The PANDA Project is a data warehousing solution for newsrooms. It provides a place for journalists to securely archive data, search it and share it within their organization.
The PANDA board is made up of Brian Boyer and Joe Germuska of the Chicago Tribune, joined by Ryan Pitts of The Spokesman-Review. The lead developer is Christopher Groskopf. Additional source code, bug reports and feedback have been contributed by a community of users.
Development has been funded by a 2011 Knight News Challenge Grant and will continue for one year (ending in early September, 2012).
Grant funds were directed to Investigative Reporters and Editors (IRE) who are facilitating the grant and providing additional infrastructure support.
PANDA A Newsroom Data Appliance.
It’s a recursive acronym.
PANDAs eat data.
No, PANDA is intended to be an internal tool. We provide instructions describing how to secure your data so only users in your organization can see your data. This is implemented both using firewalls and user credentials.
No, PANDA is a place to store and search data, but not a way of publishing it.
No, PANDA does not produce graphics or interactives.
Sort of, but PANDA is self-hosted, open source and designed specifically for newsrooms.
As safe as we can make it, though the safety of your data is far more dependent on backups, server stability, etc. then on choices made while developing PANDA.
You do. We offer instructions for hosting on Amazon’s EC2 service or hosting on your own servers. In order not to create a sustainability problem when the grant ends, PANDA is not available as a service.
It depends on how powerful of a server you need, but for an EC2 “small”, storage and bandwidth it will cost you $70-100 a month. (If you prepay for a year or more, you may save up to 75%. Be sure to choose “high-utilization.”) This “small” size is our default and probably enough for many small-to-medium size organizations.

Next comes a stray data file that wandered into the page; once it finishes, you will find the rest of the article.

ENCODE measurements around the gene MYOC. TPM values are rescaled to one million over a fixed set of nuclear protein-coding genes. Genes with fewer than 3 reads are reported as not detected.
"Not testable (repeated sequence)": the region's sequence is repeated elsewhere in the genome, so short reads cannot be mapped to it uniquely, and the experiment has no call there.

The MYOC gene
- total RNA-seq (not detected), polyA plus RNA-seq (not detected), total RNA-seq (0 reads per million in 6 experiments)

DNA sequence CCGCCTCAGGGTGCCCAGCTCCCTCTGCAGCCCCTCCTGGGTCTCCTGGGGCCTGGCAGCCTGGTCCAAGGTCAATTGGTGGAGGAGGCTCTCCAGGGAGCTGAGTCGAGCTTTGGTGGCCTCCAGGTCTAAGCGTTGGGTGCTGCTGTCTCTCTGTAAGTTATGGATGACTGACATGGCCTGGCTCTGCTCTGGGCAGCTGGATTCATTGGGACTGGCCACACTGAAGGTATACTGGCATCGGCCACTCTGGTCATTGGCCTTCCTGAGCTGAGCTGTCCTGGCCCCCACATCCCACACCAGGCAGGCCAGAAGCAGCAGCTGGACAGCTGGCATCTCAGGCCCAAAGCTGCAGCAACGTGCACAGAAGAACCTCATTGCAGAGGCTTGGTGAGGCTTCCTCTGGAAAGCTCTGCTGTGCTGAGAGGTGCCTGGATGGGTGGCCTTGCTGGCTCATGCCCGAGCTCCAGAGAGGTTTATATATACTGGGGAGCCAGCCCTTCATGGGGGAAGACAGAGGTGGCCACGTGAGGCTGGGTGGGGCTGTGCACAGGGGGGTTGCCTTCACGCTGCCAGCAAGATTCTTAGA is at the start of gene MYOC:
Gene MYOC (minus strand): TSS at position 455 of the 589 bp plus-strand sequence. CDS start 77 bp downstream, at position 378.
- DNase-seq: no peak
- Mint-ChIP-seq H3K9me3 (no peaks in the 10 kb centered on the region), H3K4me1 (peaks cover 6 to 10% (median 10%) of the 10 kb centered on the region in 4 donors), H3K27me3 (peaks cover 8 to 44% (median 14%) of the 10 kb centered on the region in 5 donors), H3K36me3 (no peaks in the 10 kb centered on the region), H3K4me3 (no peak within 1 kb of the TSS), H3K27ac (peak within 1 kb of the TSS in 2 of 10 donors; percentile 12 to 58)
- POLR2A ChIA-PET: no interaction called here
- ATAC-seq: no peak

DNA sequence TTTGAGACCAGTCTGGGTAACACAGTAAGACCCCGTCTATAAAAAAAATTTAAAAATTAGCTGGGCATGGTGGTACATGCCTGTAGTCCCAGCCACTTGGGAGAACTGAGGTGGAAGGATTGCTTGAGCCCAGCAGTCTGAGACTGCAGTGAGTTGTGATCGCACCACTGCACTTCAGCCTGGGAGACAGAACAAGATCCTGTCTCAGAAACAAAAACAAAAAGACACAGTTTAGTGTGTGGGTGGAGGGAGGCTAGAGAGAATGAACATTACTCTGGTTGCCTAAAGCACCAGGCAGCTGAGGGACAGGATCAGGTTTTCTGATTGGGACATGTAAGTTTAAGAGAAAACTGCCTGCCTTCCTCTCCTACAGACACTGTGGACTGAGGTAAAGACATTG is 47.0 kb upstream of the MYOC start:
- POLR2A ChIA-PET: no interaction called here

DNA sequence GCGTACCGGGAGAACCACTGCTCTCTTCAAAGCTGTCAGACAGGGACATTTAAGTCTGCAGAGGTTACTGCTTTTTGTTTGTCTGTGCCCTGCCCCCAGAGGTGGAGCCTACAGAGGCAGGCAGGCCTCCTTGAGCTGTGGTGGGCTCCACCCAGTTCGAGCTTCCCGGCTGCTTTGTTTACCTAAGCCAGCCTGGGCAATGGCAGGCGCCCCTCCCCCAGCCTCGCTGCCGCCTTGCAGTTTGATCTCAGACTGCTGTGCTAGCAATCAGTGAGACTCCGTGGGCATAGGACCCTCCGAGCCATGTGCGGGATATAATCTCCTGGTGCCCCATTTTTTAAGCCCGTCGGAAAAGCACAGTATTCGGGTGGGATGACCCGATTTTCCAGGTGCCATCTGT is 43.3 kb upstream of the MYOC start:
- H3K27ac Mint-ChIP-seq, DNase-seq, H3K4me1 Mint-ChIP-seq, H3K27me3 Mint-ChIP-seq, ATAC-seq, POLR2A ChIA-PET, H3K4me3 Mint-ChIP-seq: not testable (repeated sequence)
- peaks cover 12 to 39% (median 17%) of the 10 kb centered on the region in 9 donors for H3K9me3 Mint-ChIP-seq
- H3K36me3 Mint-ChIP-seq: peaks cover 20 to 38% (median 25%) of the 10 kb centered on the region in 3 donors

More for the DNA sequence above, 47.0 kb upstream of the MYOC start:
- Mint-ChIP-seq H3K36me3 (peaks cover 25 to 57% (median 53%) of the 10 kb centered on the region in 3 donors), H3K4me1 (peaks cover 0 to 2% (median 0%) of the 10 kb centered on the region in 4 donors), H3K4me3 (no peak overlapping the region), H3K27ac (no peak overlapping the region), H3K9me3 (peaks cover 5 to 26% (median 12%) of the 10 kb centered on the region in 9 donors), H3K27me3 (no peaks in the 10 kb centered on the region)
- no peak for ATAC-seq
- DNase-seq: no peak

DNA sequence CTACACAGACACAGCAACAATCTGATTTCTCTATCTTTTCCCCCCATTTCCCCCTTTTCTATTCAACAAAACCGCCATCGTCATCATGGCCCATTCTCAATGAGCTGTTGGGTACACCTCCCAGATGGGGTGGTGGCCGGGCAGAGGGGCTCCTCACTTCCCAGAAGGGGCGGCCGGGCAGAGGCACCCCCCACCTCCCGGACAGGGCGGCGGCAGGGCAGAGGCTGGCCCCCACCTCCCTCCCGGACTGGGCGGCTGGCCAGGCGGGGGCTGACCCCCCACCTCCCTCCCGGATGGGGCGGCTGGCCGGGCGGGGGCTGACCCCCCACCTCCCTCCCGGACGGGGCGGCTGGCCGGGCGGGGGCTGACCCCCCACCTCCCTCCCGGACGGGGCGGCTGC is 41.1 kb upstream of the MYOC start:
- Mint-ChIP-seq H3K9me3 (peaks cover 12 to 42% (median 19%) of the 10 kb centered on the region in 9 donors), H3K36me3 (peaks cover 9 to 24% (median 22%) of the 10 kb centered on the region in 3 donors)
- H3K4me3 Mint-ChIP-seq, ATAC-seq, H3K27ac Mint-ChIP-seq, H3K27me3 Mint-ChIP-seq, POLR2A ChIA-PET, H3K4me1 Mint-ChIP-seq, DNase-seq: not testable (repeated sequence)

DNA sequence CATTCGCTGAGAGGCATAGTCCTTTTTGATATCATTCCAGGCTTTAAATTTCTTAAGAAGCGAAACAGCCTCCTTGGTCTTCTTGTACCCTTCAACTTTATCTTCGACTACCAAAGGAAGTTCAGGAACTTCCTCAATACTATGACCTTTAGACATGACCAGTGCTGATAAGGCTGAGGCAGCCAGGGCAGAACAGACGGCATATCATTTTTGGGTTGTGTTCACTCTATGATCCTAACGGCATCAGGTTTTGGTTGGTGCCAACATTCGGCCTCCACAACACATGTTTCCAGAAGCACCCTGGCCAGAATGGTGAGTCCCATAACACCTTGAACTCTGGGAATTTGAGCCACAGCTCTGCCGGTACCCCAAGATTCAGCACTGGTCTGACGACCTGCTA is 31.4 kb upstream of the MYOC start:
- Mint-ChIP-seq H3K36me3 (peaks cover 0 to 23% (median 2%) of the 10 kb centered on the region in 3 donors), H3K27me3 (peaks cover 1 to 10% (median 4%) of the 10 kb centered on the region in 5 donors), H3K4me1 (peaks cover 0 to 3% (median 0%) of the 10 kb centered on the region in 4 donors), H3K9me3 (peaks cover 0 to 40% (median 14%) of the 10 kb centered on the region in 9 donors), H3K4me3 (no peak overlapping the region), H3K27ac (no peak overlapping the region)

Very small organizations can also try running PANDA on an EC2 “micro”, at a cost of $15-30 per month, but this is infrequently tested and not likely to perform well for more than a handful of users.
It depends on how zealous you are about security. A PANDA in a properly secured EC2 environment (i.e. firewalled for your organization and with SSL configured) is a pretty secure beast. However, as with any hosted platform, there is no technical way to gaurantee an employee of Amazon isn’t snooping.
Maybe. If you will be putting highly sensistive data in your PANDA–data so sensitive you are concerned it may be subpeonaed–then you should not host on Amazon. As with any 3rd party service a legal claim to your data could be made against the provider, rather than against you, depriving you of the right to have your lawyers defend against it.
PANDA requires Ubuntu 12.04. This is a Long-Term Support release of Ubuntu, meaning it will be supported with patches by Canonical for five-years.
Support for other platforms is unlikely, but not totally out of the question.
Yes. We would love to make PANDA more modular, but it’s complex array of depedencies make this very difficult and we would prefer to spend our grant funds developing features and ensuring its a stable product.
Obviously nothing is actually stopping you from installing other stuff on the same server. Just don’t do it.
Very likely! If it can run Ubuntu 12.04 it can probably run PANDA. We don’t have “minimum requirements”, but the specs of an EC2 small are:
Any PC manufactured in the last five years should easily exceed these specifications.
Only if you choose make your PANDA API public, which we strongly discourage. PANDA is not designed to support many concurrent users, nor is the data structured in a manner suitable for most user-facing applications. If you want to use PANDA to publish data, we suggest writing a script to shadow tables into a SQL database. This will be more stable and secure, both for your application and for your PANDA.